This story comes from the website studyfinds.org--a website that covers a wide range of scientific studies (and therefore a great place to practice critical reading of how journalists cover science news).

**The StudyFinds journalist describes** a newly-published Dutch study on body image and depression in teenage boys and girls. The result is an example of a moderator, so let's practice moderator reasoning.

Here is some of the journalist's description:

The study by researchers at Erasmus University in The Netherlands tracked 4,000 teenagers for several years. Researchers found that young men are a staggering 285 percent more likely to have a severe depressive episode if they were unhappy with their bodies as teens.

Their female counterparts were also affected, but were 84 percent more likely to suffer the same problems if they had been insecure about their appearance.

You might be wondering what it means to be "84 percent more likely" or "285 percent more likely?" These numbers seem huge. You should convert the percentage to a decimal (i.e., 0.84 or 2.85), and then multiply that times some baseline rate. So in the case of depression, let's imagine that for girls, the baseline rate of depression diagnosis is 10 (out of 100)--we'd then assume that the risk for girls who are insecure about their appearance would have a rate of about 18.4 (out of 100). For boys, the baseline rate of depression might also be 10 (out of 100); we'd calculate that the risk for boys who are insecure about their appearance would have a rate of depression diagnosis of about 28.5 (out of 100).

a) It takes three variables to have a moderator--two for a core bivariate relationship and one more variable as the moderator. Identify the three players in this example:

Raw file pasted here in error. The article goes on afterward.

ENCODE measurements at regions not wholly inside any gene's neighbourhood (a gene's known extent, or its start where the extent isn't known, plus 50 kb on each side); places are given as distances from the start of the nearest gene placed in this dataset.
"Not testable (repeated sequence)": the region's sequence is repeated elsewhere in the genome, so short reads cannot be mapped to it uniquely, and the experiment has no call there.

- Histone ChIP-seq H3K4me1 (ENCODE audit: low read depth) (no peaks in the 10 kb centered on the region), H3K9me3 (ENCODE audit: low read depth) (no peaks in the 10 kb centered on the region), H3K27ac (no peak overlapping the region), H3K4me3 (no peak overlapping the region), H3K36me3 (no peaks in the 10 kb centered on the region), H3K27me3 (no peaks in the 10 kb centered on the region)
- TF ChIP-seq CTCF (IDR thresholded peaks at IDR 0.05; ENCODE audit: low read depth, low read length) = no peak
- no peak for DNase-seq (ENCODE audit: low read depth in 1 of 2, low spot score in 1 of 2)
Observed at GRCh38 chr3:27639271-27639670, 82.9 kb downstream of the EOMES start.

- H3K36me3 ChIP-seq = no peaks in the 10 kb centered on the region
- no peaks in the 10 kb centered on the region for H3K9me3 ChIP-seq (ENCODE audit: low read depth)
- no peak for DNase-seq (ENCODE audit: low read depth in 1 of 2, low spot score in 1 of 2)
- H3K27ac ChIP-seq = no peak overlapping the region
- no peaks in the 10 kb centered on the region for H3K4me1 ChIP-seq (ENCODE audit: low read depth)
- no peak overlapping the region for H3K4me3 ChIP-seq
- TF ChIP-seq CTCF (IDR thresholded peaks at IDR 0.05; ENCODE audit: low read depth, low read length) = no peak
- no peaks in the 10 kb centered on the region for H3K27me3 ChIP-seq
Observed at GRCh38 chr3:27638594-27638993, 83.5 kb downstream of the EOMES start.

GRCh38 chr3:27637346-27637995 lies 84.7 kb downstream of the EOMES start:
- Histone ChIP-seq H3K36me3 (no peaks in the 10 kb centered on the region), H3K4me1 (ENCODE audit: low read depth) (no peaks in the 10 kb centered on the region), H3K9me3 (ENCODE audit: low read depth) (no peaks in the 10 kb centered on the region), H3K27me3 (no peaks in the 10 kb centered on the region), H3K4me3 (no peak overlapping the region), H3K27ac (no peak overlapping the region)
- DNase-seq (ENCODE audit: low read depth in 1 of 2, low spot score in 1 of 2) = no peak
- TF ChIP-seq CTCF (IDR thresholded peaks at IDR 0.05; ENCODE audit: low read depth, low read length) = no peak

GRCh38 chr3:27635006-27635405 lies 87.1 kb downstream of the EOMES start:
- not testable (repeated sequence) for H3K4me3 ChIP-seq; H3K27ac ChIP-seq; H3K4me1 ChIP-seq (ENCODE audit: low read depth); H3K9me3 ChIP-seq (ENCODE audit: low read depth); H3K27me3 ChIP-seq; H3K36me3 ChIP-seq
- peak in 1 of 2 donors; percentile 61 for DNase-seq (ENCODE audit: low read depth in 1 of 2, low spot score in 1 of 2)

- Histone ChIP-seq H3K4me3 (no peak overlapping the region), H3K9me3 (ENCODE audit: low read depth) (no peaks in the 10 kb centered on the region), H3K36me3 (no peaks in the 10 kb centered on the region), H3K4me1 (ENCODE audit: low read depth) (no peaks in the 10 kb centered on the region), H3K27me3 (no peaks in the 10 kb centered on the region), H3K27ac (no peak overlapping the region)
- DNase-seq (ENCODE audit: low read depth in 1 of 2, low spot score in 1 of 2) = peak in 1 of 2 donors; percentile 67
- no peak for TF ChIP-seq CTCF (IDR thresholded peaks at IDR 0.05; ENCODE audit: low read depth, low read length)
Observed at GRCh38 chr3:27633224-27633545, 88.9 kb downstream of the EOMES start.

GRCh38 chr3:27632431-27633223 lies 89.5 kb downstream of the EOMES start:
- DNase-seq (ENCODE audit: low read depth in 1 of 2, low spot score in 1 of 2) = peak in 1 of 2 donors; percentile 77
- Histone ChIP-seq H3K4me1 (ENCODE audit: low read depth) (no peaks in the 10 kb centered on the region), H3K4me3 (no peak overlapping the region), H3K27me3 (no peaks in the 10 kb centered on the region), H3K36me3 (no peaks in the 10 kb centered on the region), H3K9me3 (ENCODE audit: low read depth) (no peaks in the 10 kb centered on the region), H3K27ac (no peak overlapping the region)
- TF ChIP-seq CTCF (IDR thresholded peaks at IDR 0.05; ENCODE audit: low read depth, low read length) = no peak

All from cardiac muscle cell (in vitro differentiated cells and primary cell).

Core bivariate relationship (2 variables):

Moderator variable:

b) In this example, are the variables manipulated or measured?

c) We can depict a moderator two ways: with a table or with a figure. Let's do a table first--this will be similar to Table 8.5 and 8.6. Note that you don't have to use the numbers provided (285% or 84%)--just think about how strong the relationships are, relative to each other.

On each line, enter one level of the moderator variable | What is the core bivariate relationship and how strong is it? (strong, weak, or zero) |

d) We can also depict a moderator with a graph. Sketch a pair of bar or line graphs. Label one graph for boys and one for girls. On the x-axis, put the "body dissatisfaction" variable; put the other variable on the y-axis. If you are making line graphs, use *steepness* to depict the strengths of the two relationships (which graph will be steeper--boys or girls?). If you are making bar graphs, use the* difference between the bars* to depict the strength of the relationship (which will be stronger--boys or girls?).

e) Now write a sentence similar to those in Figure 9.14: "_________ moderates the relationship between _______ and _________, such that ___________."

**Refining your understanding:** A moderator is a *relationship changer: *it changes the *strength* or *direction* of some core bivariate relationship. In the present example, it's also true that there were gender differences in one of the variables--relative level of body dissatisfaction:

Well over half of teens, 61 percent, experience body dissatisfaction.... Nearly one in three girls and around one in seven boys were insecure about their weight, and around one quarter girls and one in seven boys were dissatisfied with their figure.

Sometimes students confuse simple differences (i.e., boys are lower than girls on body dissatisfaction) with moderators (i.e., boys with body dissatisfaction are more vulnerable to depression than girls are). Take a moment and study the difference. How many variables are involved in each statement:

boys are lower than girls on body dissatisfaction

boys with body dissatisfaction are more vulnerable to depression than girls with body dissatisfaction are

f) Challenge yourself to create a scatterplot in which body dissatisfaction is on one axis and risk of severe depression is on the other. Use one color of dot to represent boys; pick another for girls. Carefully place dots on this scatterplot to represent the two major findings--that boys are generally lower than girls on body dissatisfaction, AND that boys who do have body dissatisfaction are more at risk for severe depression. (Consult Figure 8.17 in the 4th edition for a model.)